DESE website

As she moves toward her retirement after more than five years as Missouri’s commissioner of elementary and secondary education, Chris Nicastro has definite thoughts about what she got done, what she would have liked to accomplish and what her successor needs to bring to the job.

She also – after just a slight hesitation – has a pretty good idea of how, as a teacher, she would grade her tenure in Jefferson City.

“Oh …. probably a C-plus,” she said during a wide-ranging interview this week at the Wainwright state office building downtown.

So you’re a tough grader?

Normandy superintendent Ty McNichols
Dale Singer/St. Louis Public Radio

The detailed form used by Normandy school administrators when they visit a classroom to observe district teachers starts out by saying: “It was a joy to be in your room today.”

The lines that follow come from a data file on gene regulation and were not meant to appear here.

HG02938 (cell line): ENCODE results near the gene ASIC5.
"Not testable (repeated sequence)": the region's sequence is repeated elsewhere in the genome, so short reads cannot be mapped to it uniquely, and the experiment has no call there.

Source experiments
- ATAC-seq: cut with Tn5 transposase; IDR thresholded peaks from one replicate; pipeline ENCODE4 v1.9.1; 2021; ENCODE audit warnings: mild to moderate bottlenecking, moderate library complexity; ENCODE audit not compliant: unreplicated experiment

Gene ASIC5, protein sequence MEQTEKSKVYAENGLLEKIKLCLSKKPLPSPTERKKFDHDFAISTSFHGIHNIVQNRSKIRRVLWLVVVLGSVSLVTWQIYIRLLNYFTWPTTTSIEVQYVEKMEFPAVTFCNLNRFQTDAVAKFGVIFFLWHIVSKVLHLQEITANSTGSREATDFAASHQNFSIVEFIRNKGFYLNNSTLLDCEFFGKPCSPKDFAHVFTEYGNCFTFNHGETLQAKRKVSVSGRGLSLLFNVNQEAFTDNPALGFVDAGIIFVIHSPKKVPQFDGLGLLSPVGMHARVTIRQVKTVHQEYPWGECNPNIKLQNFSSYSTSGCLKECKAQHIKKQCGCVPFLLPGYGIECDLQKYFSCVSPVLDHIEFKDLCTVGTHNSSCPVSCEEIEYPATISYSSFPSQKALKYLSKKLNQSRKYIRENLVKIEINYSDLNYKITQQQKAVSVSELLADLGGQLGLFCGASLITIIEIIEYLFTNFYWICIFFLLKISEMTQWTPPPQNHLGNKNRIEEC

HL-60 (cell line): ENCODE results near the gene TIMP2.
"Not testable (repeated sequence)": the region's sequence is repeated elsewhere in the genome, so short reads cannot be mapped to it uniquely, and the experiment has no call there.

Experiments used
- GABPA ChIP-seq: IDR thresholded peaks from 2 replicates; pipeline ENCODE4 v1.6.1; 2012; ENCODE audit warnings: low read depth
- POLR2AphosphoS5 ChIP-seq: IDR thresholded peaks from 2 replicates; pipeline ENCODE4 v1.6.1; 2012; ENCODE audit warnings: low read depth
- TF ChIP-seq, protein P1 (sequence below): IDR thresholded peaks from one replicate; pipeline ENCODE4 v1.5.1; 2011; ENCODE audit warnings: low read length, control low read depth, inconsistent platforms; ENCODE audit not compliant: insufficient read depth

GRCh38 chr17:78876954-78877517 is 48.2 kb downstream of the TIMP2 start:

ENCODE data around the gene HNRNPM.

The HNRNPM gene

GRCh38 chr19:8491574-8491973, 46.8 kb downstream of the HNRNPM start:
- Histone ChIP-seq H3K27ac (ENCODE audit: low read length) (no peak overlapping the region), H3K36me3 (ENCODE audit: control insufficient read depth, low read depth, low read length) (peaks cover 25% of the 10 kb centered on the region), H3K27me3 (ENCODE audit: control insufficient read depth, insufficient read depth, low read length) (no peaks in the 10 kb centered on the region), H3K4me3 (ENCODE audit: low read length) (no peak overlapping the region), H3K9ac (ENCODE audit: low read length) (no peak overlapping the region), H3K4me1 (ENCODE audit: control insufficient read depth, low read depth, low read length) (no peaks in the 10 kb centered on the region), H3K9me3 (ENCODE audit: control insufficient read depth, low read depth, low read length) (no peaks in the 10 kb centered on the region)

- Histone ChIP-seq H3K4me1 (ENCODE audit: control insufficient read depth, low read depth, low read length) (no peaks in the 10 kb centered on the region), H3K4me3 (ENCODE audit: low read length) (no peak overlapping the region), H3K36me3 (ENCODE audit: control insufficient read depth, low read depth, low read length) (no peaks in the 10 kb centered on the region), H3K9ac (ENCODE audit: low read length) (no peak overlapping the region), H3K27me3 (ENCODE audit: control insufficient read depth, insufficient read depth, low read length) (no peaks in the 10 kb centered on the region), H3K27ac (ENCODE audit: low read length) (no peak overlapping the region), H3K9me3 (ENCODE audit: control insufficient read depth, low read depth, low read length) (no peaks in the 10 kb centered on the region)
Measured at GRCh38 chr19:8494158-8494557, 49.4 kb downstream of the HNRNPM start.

How widespread that joy will be as the school year progresses is hard to judge.

One month after classes started, the state-appointed board running what is now the Normandy Schools Collaborative has adopted an ambitious agenda from Missouri education officials that calls for steep, steady improvement by students in the next three years.

Stephanie Zimmerman

As legal efforts continue to open the Francis Howell school district to students who want to transfer from Normandy, a new policy shift has increased the pool of students able to transfer to any local accredited district.

The move raises new concerns about the financial survival of Normandy, which was taken over by the state after transfer costs drove it to the brink of bankruptcy last school year.

Francis Howell website

The superintendent of the Francis Howell school district says that if court rulings continue to favor transfers from the new Normandy Schools Collaborative, as many as 350 students could end up returning to Francis Howell.